Last week was Pentecost—the outpouring of the Holy Spirit.
Today we reflect on the Holy Trinity.
What’s the connection?
When we receive the Holy Spirit,
He brings us into the life of God himself.
It’s like our church. A lot of folks drive by it;
they know people here;
maybe they’ve been here for a festival.
But until you pass through the doors,
you aren’t actually “inside” the church.
In a similar way, we may read about God, hear about God,
but until we are born again in the Holy Spirit,
we aren’t “in” the life of the Trinity.
This is what making the sign of the Cross means:
Jesus’ death on the Cross opens the door to God’s inner life;
then the waters of baptism bring us there.
When we say these things—“we enter the inner life of God”—
This is an astonishing thing to say.
Let me contrast this with other world religions.
Islam insists there is a gulf between us and God
that cannot be crossed.
Buddhism says very little that’s definite about God;
God is largely a question-mark.
Hinduism looks at God and the world
as a jumble of contradictions, we can’t hope to unravel.
Don’t get me wrong—we all ask many of the same questions.
And as Vatican II said, there are elements of truth in all these religions.
But as Christians, we make a unique statement.
We assert very confidently that we can penetrate the mystery of this world.
We claim to know some very definite things about God and his plan for us.
And we don’t just say “maybe”—we say, “these things are true!”
That’s what we do when we profess our Creed together.
And the reason we say claim we can know these things,
Is because God himself has given us a key to the mysteries.
That’s who Jesus is!
That’s what it means when he says:
“I am the way, the truth, and the life—
no one comes to the Father except through me.”
To be a Christian is to go beyond the veil.
Because Jesus also said,
he would give us the Spirit to lead us
into the fullness of the truth.
That’s a promise that, as St. Anselm said,
Faith really can seek understanding;
that knowledge and faith go together.
That’s why Christianity gave birth to
great universities a thousand years ago.
That’s why those Christian universities
gave birth to modern science as we know it.
And that’s why, here in Piqua,
we invest so much in our Catholic schools.
Because we believe Jesus gives us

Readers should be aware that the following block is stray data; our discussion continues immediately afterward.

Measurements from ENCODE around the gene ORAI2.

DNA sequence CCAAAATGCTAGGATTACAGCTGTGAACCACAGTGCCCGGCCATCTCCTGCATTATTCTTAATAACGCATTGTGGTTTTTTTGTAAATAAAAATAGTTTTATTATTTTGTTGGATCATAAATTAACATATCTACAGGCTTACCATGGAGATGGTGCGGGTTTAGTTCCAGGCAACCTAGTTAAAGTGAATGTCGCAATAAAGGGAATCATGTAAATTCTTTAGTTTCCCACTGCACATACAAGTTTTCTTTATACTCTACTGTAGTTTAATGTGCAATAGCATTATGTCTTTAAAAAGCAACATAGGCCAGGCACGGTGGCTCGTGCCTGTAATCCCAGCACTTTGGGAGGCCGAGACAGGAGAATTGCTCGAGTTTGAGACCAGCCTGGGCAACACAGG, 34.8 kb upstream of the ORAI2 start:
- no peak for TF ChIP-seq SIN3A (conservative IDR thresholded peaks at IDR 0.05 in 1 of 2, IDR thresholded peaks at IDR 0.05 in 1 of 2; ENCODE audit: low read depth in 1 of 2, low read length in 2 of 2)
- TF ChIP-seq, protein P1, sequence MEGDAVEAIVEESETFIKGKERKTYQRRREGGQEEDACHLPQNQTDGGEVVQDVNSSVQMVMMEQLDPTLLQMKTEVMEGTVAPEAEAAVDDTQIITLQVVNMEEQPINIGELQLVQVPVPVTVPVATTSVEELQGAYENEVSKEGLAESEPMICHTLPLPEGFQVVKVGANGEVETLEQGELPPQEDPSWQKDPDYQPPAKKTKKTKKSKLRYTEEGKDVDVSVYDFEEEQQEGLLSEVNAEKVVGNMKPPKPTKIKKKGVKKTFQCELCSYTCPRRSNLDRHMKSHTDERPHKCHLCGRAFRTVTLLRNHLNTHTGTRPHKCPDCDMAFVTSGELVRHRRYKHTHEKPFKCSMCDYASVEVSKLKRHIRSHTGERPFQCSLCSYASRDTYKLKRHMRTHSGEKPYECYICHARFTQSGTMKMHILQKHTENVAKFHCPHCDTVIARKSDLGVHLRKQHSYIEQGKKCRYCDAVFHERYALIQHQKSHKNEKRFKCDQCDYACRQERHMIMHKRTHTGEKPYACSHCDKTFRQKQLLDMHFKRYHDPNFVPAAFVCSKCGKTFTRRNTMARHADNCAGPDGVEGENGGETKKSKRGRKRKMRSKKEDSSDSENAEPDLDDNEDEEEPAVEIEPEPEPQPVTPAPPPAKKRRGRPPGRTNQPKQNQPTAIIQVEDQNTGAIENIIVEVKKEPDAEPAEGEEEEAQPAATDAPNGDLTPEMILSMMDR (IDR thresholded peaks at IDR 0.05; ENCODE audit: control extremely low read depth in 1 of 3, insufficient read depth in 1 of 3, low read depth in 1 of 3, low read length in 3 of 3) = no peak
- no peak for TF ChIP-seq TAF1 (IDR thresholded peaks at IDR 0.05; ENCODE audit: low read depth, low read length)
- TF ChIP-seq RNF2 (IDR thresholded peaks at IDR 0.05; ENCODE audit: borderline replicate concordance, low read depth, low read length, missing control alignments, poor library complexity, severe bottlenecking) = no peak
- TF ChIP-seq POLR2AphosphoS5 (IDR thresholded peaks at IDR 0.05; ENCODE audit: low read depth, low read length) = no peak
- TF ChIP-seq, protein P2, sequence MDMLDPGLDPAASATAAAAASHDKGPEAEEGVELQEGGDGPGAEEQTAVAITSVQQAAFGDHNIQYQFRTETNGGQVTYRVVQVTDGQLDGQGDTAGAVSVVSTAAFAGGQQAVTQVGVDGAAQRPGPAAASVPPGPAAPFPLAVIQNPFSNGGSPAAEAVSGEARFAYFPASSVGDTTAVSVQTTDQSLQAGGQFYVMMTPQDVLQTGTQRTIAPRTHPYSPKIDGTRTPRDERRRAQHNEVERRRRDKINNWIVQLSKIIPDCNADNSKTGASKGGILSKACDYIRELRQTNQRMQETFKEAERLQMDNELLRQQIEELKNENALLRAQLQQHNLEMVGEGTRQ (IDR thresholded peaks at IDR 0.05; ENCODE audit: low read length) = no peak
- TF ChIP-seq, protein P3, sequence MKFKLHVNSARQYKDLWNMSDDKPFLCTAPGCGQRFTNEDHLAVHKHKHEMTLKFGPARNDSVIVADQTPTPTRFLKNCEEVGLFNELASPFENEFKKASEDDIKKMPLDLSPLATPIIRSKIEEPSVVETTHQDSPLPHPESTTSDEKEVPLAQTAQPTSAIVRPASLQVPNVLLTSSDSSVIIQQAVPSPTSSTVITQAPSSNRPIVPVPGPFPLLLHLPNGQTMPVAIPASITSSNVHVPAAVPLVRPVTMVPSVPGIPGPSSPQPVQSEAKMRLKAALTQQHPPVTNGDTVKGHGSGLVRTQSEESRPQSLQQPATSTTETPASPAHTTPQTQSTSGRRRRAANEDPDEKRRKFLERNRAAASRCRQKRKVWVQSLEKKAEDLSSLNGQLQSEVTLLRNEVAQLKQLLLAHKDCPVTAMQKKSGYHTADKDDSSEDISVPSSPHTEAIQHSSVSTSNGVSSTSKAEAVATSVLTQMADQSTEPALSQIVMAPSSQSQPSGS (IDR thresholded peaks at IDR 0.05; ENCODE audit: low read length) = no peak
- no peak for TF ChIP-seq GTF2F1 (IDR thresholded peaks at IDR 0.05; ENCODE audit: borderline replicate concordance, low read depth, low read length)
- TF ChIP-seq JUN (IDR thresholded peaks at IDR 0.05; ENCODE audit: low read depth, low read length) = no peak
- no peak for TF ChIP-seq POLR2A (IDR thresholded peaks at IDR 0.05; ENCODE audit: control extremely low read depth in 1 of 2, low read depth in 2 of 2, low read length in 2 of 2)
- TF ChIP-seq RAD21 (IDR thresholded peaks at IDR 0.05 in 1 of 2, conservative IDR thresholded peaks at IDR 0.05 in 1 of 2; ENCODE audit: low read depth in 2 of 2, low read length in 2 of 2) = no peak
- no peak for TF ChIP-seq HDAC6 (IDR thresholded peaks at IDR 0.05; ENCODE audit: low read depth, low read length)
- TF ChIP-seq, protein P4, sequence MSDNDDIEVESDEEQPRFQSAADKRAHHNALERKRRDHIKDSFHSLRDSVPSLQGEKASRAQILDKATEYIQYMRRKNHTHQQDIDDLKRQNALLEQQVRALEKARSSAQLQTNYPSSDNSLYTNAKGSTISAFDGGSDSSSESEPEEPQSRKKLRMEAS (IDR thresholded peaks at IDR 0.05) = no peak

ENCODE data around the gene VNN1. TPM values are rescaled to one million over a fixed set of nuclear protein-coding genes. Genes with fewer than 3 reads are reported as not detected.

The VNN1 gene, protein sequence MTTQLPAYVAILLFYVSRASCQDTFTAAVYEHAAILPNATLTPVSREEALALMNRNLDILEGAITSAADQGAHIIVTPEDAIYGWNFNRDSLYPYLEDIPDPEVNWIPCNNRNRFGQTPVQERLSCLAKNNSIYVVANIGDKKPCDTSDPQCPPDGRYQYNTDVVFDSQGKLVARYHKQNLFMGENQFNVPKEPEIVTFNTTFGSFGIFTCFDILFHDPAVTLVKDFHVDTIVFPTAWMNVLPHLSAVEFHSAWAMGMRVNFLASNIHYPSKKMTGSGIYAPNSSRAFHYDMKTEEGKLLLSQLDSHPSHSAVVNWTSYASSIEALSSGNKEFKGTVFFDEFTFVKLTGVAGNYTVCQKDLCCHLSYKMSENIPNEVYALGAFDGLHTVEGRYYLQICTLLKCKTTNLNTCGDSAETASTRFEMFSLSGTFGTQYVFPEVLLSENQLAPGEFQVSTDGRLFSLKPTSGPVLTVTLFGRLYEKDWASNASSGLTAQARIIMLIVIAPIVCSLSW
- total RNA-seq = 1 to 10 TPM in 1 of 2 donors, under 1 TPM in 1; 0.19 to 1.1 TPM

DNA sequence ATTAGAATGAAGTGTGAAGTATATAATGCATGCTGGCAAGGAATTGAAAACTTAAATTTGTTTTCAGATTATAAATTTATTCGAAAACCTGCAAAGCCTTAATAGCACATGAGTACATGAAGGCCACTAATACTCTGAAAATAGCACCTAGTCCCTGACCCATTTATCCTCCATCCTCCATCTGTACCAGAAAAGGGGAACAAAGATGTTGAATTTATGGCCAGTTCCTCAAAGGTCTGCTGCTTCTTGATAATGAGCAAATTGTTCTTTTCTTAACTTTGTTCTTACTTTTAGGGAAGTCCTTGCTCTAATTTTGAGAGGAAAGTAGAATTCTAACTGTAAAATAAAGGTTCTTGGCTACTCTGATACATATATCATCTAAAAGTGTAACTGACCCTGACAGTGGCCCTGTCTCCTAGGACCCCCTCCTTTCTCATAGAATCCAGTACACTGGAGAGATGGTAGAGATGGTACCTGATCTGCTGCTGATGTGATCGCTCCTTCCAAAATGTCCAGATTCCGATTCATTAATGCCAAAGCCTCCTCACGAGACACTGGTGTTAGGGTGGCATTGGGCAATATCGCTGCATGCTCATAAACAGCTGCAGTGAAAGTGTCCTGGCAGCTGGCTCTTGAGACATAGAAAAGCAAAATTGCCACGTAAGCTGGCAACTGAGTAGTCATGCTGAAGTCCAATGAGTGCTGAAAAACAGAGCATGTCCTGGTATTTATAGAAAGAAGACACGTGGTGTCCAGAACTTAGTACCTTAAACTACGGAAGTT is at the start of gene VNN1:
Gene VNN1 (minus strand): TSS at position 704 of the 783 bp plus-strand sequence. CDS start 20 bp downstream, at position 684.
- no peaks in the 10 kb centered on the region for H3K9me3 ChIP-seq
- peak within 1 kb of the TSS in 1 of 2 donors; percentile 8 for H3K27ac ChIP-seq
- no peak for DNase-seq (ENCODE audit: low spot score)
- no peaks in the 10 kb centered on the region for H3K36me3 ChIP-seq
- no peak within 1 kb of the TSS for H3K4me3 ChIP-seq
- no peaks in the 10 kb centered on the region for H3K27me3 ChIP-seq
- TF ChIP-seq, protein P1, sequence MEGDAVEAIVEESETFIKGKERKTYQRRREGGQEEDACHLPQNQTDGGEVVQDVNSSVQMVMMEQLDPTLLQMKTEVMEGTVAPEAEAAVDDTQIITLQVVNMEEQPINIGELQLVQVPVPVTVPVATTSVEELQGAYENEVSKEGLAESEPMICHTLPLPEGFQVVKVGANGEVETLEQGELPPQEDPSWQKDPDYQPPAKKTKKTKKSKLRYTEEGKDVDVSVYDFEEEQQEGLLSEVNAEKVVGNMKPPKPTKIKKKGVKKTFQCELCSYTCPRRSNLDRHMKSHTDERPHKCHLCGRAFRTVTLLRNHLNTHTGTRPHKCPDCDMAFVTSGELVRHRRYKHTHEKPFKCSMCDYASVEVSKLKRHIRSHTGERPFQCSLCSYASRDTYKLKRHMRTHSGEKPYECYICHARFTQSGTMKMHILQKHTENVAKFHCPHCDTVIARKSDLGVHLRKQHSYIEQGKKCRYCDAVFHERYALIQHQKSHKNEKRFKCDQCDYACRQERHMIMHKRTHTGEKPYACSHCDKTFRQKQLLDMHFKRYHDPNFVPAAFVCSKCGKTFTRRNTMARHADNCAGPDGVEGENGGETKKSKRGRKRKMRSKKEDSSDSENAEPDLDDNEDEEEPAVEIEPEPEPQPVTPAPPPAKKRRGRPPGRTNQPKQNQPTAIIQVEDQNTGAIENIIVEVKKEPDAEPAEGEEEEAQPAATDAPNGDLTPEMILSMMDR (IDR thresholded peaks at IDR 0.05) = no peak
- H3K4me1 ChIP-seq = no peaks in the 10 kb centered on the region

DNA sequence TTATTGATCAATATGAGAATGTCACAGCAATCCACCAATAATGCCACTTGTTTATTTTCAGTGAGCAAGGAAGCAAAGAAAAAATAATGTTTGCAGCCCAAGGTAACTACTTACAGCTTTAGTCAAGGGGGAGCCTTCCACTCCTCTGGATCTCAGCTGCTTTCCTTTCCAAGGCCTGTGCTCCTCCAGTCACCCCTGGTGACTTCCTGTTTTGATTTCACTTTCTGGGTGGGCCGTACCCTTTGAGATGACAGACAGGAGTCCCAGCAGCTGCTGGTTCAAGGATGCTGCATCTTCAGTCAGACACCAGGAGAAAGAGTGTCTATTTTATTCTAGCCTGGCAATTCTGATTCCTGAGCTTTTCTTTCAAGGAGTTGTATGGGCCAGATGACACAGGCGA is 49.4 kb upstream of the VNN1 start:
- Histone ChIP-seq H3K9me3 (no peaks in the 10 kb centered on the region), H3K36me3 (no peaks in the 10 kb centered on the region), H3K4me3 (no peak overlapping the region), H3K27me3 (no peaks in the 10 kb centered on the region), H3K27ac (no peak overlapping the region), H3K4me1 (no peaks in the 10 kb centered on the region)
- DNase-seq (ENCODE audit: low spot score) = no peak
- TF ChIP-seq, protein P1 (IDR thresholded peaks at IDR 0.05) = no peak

the power to penetrate the deepest mysteries!
He is the light when all other lights go dark.
And this is why we will protect our religious freedom.
As we talked about last week, there are many threats.
Some are bigger than others.
But they aren’t coming from one political party or one direction.
It’s not only the federal mandate about health care,
although that’s the biggest threat.
In Alabama, some vagueness in a new law raises questions:
will churches be breaking the law
if they give food and clothing to illegal immigrants?
In California, there was talk of banning circumcision,
a religious rite important to Jews and Muslims.
Those are just three examples of many I could cite.
You and I must stand up for religious freedom
for the sake of the Truth Christ entrusted to us.
So, the bishops have asked all Catholics, nationwide,
from June 21 to July 4 to tap the power of the Spirit
by fasting and praying and sacrificing—as one Body—
for our rights to be safeguarded.
They’re calling it the “Fortnight for Freedom.”
In your pews are commitment slips. Please pass them out now.
I am asking everyone—of every age—
to make some personal commitment
to prayer and sacrifice for religious freedom.
Parents, help your kids make an appropriate commitment.
Go ahead now and mark them if you want,
and then put them in the collection basket in a few minutes.
In the vestibule you may have seen a “Commitment Board.”
Right now it’s blank.
We’re going to fill it with all these commitments.
We’ll record them at both parishes
so everyone can support each other in this.
What you turn in today we’ll put on the boards by next weekend.
Next week we’ll see if more folks want to make commitments.
We’ll keep doing this until we complete the Fortnight for Freedom.
Being part of God’s inner life means being part of his work.
This isn’t someone else’s job.
It’s the task of the whole Body of Christ.
That includes you.
That’s why I’m asking you to decide what part you will take.